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What is a pulmonary embolism and how to tell if you have one

Pulmonary embolisms — like the one affecting tennis star Serena Williams — are blood clots in the arteries of the lungs — and they often originate in the legs, traveling up to the lungs.

Experts say they're more common in those who've been confined to bed rest for some time, but can also occur when people travel long distances and sit in a cramped position. This kind of inactivity often leads to blood clots in the legs, or deep-vein thrombosis. Surgery, particularly knee and hip replacement surgery, can also lead to blood clots.

When the blood clots break free and travel to the lungs —blocking a lung artery — the danger grows. At least 100,000 cases of pulmonary embolism occur in the United States each year. And it's the third most-common cause of death in hospitalized patients, according to the National Heart Lung and Blood Institute. If left untreated, about one third of patients will die.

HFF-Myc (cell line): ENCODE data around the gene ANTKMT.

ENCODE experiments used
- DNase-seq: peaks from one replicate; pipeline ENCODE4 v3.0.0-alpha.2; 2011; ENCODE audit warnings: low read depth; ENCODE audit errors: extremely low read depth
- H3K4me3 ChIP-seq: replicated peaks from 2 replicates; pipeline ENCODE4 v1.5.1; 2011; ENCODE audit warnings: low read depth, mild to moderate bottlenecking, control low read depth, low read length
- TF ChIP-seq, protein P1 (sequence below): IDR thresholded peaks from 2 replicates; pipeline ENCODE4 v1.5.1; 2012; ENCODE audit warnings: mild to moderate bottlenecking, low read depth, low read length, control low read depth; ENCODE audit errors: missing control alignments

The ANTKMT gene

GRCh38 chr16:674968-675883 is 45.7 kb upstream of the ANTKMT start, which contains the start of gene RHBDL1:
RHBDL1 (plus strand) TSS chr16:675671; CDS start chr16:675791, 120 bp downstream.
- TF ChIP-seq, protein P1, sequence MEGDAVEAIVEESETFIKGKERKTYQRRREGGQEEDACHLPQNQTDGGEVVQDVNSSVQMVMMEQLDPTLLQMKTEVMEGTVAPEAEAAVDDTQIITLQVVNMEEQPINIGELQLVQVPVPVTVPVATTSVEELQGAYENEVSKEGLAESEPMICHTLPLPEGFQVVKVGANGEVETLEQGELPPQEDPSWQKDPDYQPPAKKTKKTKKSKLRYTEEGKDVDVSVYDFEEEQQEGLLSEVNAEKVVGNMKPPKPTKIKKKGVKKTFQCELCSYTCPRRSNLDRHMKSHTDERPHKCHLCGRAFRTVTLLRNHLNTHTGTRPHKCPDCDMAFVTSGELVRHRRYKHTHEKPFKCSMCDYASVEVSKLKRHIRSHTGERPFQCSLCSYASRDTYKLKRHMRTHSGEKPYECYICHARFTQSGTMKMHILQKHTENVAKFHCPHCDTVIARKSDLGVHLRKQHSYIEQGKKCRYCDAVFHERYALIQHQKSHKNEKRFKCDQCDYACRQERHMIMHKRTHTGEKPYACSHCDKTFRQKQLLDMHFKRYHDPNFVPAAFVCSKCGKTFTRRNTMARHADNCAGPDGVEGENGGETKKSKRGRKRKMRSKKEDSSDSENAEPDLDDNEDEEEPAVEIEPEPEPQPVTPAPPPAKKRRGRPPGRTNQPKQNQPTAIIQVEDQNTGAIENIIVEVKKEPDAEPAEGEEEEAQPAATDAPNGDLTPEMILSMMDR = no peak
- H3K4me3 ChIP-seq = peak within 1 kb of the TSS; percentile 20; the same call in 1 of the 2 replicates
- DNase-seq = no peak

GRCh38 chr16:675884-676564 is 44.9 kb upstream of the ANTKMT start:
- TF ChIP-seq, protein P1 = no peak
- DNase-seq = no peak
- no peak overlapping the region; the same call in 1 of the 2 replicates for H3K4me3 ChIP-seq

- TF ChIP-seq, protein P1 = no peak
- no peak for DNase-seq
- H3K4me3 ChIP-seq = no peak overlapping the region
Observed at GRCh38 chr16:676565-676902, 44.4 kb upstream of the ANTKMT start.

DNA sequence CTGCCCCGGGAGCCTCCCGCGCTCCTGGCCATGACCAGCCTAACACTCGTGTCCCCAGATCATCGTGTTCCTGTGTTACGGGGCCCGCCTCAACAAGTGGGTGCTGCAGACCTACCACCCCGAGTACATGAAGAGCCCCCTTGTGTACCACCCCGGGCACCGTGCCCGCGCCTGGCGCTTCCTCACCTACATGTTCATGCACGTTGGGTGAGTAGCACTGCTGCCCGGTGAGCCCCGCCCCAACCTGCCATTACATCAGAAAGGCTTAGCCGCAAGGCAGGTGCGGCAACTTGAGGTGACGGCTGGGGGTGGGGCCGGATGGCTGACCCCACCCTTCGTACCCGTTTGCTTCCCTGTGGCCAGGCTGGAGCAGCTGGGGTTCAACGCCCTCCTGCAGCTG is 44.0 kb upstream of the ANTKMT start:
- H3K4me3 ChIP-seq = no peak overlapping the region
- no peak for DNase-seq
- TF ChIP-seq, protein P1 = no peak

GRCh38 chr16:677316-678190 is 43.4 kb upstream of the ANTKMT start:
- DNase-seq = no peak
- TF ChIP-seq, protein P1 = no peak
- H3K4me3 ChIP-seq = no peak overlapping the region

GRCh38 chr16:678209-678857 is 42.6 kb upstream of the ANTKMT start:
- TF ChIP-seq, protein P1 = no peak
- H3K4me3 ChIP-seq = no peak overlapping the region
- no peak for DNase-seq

How do you know if you're experiencing a pulmonary embolism?

The most common symptoms include shortness of breath — even when you're not exerting yourself — along with chest pain and coughing up blood. If you experience any of these symtoms, see a doctor immediately.

In some cases, the only signs and symptoms are related to deep vein thrombosis, according to the National Heart Lung and Blood Institute. Signs include swelling of the leg or along the vein in the leg, pain or tenderness in the leg, a feeling of increased warmth in the area of the leg that's swollen or tender, and red or discolored skin on the affected leg.

Other symptoms to watch for include:
•Excessive sweating

•Clammy or bluish skin

•Light-headedness

•Fast or irregular heartbeat

•Weak pulse

The risk of developing a pulmonary embolism increases as you age. For every 10 years after age 60, the risk of a pulmonary embolism doubles.

Source: The Baltimore Sun Health News , By Linda Shrieves, Orlando Sentinel

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